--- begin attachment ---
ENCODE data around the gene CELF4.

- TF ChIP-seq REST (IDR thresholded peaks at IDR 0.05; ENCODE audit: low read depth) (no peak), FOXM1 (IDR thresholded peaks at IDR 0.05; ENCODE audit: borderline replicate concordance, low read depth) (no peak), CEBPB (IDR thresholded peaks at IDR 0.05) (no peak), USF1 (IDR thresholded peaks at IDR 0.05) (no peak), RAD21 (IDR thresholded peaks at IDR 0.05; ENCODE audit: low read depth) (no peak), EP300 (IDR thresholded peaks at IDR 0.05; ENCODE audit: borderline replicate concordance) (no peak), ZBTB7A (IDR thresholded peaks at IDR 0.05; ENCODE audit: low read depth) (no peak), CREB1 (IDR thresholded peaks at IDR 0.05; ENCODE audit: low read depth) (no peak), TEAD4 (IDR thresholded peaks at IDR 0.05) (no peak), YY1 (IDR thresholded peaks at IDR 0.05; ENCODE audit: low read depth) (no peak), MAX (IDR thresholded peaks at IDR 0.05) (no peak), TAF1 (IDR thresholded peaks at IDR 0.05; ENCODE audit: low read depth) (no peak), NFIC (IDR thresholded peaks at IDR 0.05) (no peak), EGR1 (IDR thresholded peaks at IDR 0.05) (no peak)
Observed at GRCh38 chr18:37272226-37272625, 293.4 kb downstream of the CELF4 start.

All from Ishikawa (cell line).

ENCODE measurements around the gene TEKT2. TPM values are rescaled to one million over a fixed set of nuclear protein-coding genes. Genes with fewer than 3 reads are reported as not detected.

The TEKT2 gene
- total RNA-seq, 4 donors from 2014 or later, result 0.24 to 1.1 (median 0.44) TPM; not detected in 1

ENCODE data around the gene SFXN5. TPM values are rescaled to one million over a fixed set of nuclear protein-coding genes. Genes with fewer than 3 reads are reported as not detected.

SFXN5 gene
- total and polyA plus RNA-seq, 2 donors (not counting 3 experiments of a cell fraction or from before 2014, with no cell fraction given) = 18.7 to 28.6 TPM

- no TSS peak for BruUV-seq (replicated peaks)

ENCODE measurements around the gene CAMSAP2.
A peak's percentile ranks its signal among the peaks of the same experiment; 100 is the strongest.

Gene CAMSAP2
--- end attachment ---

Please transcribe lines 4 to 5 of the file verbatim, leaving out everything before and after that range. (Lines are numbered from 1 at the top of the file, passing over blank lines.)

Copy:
All from Ishikawa (cell line).

ENCODE measurements around the gene TEKT2. TPM values are rescaled to one million over a fixed set of nuclear protein-coding genes. Genes with fewer than 3 reads are reported as not detected.